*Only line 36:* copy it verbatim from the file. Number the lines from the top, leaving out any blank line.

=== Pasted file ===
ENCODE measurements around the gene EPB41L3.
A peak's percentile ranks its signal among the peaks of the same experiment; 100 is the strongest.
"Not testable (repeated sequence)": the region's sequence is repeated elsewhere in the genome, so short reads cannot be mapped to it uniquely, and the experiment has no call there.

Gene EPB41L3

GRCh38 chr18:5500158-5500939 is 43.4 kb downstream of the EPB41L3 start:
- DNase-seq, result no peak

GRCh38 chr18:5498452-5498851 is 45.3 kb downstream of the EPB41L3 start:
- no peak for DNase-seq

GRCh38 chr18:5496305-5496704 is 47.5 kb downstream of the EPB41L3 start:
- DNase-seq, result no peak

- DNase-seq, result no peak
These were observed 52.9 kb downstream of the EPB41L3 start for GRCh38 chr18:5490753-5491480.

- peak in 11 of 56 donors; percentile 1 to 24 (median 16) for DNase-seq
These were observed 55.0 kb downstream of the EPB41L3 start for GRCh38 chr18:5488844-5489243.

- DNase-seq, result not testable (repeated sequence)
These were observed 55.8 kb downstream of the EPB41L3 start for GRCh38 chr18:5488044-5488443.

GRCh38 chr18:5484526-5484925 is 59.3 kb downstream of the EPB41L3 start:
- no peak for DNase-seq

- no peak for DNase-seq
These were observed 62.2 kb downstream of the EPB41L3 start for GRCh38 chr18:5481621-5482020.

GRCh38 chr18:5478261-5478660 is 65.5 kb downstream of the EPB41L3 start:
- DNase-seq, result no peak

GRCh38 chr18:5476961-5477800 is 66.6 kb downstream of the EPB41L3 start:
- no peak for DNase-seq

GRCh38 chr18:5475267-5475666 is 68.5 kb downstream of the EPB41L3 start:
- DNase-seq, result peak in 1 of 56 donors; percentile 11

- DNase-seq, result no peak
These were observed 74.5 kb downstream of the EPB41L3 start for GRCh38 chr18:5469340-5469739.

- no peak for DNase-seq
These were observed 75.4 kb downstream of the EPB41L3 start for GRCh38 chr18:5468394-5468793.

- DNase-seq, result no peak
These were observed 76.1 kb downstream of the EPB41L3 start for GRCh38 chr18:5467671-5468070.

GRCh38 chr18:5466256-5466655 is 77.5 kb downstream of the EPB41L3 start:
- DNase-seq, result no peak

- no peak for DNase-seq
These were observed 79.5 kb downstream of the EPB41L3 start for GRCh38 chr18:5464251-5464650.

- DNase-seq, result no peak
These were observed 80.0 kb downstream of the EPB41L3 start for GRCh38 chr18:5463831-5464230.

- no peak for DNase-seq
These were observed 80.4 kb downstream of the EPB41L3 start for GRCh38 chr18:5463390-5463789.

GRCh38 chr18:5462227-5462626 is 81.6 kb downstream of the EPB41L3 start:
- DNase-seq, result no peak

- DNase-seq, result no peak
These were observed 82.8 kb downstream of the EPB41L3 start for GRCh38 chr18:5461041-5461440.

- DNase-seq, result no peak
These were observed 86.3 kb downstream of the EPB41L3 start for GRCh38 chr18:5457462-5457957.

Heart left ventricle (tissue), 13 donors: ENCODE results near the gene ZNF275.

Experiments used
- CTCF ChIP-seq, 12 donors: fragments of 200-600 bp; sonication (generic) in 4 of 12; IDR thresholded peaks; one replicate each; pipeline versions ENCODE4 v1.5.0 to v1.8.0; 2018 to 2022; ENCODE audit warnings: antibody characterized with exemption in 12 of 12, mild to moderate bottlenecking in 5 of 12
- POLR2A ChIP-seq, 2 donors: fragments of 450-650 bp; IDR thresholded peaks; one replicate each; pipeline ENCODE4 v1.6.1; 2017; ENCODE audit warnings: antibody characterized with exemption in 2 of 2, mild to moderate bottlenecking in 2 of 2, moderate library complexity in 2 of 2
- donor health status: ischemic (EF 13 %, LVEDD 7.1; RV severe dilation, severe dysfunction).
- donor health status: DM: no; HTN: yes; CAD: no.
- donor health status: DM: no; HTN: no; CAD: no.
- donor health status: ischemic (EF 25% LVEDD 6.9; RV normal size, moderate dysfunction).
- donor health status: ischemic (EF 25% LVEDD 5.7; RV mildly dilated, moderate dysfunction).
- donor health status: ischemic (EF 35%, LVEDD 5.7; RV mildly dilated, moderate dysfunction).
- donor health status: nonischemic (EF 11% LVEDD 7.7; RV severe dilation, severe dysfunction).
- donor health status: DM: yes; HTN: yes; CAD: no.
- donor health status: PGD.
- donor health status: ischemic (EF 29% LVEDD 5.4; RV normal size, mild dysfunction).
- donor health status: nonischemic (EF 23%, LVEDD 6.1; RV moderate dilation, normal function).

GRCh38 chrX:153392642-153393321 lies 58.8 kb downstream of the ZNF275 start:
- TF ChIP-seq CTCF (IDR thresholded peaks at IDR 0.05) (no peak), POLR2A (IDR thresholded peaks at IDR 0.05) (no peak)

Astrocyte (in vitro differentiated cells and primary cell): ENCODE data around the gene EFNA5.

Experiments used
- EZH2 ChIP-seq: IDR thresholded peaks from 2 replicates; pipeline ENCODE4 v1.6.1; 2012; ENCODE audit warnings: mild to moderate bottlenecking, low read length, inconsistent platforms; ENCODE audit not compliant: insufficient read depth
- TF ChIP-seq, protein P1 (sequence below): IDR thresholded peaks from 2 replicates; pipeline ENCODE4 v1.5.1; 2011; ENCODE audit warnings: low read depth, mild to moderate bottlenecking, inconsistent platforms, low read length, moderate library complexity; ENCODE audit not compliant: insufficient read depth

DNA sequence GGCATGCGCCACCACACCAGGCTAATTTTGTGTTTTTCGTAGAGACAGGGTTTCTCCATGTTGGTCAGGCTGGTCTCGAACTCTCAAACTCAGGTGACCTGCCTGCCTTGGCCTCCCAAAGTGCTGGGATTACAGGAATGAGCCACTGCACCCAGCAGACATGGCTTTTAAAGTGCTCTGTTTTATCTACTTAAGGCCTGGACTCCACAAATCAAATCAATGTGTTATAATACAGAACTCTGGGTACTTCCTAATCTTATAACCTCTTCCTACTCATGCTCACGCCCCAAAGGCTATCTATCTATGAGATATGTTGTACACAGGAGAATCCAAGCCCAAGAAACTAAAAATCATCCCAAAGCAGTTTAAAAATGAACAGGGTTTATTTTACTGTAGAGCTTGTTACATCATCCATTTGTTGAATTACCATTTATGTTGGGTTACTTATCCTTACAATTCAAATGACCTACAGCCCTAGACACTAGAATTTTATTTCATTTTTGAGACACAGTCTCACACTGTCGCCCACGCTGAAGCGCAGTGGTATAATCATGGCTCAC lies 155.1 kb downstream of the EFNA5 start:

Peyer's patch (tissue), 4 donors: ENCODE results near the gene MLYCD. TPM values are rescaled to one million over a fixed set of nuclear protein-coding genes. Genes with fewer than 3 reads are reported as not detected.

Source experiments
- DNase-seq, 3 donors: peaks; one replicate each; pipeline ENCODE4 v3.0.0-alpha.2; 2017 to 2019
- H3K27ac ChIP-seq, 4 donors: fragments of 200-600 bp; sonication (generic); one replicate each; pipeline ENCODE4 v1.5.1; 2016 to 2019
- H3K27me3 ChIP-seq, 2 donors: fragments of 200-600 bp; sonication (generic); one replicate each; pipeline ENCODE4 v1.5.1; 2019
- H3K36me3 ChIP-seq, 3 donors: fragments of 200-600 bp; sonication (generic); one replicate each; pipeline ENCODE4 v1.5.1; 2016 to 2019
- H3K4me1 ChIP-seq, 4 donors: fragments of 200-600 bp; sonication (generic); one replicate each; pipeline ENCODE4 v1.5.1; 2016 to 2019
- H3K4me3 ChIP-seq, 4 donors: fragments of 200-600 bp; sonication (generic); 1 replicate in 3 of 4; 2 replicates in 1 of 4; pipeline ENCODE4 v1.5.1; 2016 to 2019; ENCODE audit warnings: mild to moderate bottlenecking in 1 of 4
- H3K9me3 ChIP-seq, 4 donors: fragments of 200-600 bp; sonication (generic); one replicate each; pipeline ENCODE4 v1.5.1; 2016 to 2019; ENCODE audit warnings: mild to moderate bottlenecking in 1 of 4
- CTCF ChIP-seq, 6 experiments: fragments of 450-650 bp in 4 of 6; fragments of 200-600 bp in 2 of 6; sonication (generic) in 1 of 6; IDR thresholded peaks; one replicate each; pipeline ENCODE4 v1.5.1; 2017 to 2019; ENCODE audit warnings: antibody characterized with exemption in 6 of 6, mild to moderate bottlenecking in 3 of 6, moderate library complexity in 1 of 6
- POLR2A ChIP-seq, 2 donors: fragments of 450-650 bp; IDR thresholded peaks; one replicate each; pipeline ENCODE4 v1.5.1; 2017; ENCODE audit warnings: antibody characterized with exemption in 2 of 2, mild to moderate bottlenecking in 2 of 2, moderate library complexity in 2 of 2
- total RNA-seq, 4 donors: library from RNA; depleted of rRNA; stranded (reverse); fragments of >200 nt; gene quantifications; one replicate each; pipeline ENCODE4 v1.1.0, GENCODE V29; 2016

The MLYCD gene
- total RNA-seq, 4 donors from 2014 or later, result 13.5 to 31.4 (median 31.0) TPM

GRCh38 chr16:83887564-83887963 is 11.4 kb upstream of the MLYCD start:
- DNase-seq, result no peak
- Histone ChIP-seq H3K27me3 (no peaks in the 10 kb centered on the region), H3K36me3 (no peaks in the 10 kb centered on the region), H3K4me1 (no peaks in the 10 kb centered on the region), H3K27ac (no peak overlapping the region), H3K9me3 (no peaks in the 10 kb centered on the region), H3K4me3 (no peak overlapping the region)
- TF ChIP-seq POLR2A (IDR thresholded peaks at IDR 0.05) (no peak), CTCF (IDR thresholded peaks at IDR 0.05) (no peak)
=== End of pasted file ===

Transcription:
These were observed 79.5 kb downstream of the EPB41L3 start for GRCh38 chr18:5464251-5464650.